1. I don’t see this scaling very well. Imagine a 100′ diameter version: the blades would need to be something a lot more substantial and massive, and it uses a steel cable to transmit the power, and then you have the problem of what happens when it comes crashing down. The other alternative – having the sky littered with thousands of these – is even less attractive.

    1. That’s it. These types of aerial generating platforms would need to meet the same technical standards as commercial aviation, including inspection and maintenance schedules which would increase costs substantially.

    2. This is not ment to scale big in size, but in numbers. The only problem I see here is lack of wind, what happens if the kite is down, and the maintenance of all the moving parts in bad weather conditions, maybe offshore?

    1. There are 2 critical ratios to balance for torsion transfer, the cylinder ratio and tensile torsion ratio..
      e.g. the stack will FAIL if you have a long distance between small rings (cylinder ratio part) and loads of torsion with low line tension (tensile torsion ratio part)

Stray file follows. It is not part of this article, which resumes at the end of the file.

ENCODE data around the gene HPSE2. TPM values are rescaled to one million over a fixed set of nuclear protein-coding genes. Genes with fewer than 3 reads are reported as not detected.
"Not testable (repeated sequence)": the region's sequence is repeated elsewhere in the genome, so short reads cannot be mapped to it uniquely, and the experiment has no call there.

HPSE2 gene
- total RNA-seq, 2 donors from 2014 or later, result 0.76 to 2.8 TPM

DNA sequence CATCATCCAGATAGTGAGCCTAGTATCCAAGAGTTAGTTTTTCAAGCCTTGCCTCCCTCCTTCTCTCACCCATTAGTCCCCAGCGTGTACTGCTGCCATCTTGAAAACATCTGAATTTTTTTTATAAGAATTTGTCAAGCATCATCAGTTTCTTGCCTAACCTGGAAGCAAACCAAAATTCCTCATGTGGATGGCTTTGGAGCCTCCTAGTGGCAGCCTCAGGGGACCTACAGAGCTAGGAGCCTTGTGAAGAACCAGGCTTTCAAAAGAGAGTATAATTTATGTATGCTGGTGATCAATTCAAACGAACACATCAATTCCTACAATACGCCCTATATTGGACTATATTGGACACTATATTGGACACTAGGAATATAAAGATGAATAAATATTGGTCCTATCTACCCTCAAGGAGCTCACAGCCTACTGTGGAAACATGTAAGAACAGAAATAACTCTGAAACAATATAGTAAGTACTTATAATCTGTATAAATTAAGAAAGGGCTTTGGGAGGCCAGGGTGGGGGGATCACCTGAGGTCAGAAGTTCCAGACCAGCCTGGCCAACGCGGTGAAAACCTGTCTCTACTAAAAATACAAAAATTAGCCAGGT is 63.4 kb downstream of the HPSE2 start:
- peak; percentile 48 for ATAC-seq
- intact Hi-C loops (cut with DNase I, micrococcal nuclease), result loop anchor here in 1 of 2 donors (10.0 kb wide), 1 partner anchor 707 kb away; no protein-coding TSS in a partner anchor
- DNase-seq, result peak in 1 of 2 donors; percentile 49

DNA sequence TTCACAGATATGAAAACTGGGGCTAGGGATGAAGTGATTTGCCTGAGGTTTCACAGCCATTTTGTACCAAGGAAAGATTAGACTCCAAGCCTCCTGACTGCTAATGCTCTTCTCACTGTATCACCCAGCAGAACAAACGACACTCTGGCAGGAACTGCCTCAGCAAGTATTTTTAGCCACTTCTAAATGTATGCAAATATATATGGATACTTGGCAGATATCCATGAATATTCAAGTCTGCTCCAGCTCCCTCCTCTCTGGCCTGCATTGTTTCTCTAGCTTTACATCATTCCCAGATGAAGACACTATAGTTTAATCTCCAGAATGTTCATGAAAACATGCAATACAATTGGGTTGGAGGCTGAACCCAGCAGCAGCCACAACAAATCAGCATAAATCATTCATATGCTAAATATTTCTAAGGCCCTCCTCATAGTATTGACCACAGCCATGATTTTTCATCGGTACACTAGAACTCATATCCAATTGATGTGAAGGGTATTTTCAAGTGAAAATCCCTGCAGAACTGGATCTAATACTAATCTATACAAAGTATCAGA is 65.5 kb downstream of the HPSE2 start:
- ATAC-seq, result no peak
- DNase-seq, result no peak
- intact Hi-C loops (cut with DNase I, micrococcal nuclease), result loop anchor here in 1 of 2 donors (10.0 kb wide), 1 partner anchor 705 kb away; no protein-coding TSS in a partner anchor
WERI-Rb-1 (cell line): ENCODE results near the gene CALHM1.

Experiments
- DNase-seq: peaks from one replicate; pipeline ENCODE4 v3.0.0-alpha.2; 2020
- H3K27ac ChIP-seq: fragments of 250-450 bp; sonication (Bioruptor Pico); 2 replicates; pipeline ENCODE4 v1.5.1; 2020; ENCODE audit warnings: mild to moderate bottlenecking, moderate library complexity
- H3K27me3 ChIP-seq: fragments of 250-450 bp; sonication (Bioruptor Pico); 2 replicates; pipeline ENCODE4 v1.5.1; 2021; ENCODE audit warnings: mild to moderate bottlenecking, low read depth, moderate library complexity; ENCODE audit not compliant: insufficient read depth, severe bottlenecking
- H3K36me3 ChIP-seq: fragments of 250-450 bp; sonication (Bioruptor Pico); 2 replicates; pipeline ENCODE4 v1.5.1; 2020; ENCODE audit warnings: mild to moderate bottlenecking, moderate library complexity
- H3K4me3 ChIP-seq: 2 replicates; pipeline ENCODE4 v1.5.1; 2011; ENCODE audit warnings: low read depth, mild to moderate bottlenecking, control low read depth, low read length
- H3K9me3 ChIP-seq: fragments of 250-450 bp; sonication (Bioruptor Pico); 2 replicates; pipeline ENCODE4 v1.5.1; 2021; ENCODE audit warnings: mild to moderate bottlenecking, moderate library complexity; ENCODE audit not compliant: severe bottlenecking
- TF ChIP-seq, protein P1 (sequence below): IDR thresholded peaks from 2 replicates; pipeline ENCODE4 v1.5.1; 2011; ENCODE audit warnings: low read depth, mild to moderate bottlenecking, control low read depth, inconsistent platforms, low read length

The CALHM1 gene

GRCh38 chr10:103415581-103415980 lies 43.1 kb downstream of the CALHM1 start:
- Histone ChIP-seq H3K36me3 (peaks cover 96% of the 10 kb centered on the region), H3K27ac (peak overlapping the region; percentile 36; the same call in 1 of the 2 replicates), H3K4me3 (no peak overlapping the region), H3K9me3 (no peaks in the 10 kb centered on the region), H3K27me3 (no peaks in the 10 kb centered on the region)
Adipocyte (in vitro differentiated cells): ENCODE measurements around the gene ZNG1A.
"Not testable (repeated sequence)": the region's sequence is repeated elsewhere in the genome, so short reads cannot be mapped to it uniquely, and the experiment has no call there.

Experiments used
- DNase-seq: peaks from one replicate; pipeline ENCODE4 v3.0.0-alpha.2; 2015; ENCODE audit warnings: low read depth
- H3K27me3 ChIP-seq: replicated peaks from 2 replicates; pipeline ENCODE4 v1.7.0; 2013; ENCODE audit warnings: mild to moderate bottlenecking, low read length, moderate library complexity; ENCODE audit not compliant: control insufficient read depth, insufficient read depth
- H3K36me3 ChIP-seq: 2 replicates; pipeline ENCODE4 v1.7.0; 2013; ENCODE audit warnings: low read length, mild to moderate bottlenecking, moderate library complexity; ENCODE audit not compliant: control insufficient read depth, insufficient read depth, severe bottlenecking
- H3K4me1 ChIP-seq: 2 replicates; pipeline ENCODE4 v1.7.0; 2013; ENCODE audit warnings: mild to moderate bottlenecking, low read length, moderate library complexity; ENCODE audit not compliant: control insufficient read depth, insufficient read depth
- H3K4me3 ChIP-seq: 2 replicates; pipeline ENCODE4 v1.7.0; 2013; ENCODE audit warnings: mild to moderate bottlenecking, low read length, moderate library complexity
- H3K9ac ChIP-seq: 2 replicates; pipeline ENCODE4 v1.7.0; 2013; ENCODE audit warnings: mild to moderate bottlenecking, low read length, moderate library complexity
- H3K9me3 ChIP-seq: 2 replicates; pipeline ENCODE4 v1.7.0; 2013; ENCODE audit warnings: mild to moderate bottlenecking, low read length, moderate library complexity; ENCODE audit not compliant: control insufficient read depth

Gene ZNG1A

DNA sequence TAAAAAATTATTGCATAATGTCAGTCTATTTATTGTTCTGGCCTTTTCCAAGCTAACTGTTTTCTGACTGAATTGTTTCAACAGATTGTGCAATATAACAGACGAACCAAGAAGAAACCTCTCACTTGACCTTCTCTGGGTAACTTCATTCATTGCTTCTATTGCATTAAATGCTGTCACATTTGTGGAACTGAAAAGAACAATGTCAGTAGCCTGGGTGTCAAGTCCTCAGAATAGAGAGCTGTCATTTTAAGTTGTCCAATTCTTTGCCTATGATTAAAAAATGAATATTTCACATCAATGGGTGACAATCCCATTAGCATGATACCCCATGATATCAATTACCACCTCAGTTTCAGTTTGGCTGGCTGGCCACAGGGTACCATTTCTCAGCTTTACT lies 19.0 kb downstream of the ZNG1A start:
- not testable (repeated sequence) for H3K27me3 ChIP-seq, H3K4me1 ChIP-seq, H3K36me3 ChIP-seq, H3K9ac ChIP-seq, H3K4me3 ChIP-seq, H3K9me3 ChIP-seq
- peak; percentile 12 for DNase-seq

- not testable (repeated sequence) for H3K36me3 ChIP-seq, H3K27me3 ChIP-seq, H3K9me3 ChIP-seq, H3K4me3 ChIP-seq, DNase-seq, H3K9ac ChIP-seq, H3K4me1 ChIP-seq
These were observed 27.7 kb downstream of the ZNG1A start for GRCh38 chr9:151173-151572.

The stack will work ACE using a short distance between wide rings to transmit little torsion using lots of line tension.
      Neither of these states would be optimal.

  2. I couldn’t see any notes on the applications of these kites; are they intending them to be serious contenders/alternatives to large scale commercial generators?

    I got the feeling they were meant for small scale applications, small holdings maybe, campers even. I’m not expecting a skyline full of these anytime soon supplying power to the nation (though, I’d argue, that would look darn cool compared to pretty much any other option :))

  3. Love the ‘directions’ on their website (really demonstrating the size of the island)

    He has a video of this kite running over 100w (some 100x100x100 challenge where it needs to be 100w for 100 minutes at 100ft) so it looks pretty good, just have to see how well these things scale.

  4. I like the idea how will it get better unless we try, every thing starts small when did y’all ever bild something new and it worked 100% perfectly and had no compromise I can’t think of one invention are creation but if we keep working at it it could be the next big thing. electric light who needs it we have candels they can break and cut are shock and kill you there dangerously

  5. This is a splendid machine, but speaking as a Scot, wind power can’t be the answer to everything. Here for the last eight days there has been not a breath of wind, but it has been freezing cold for seven of those days – conditions in which demand for electricity is high but wind turbines sit idle.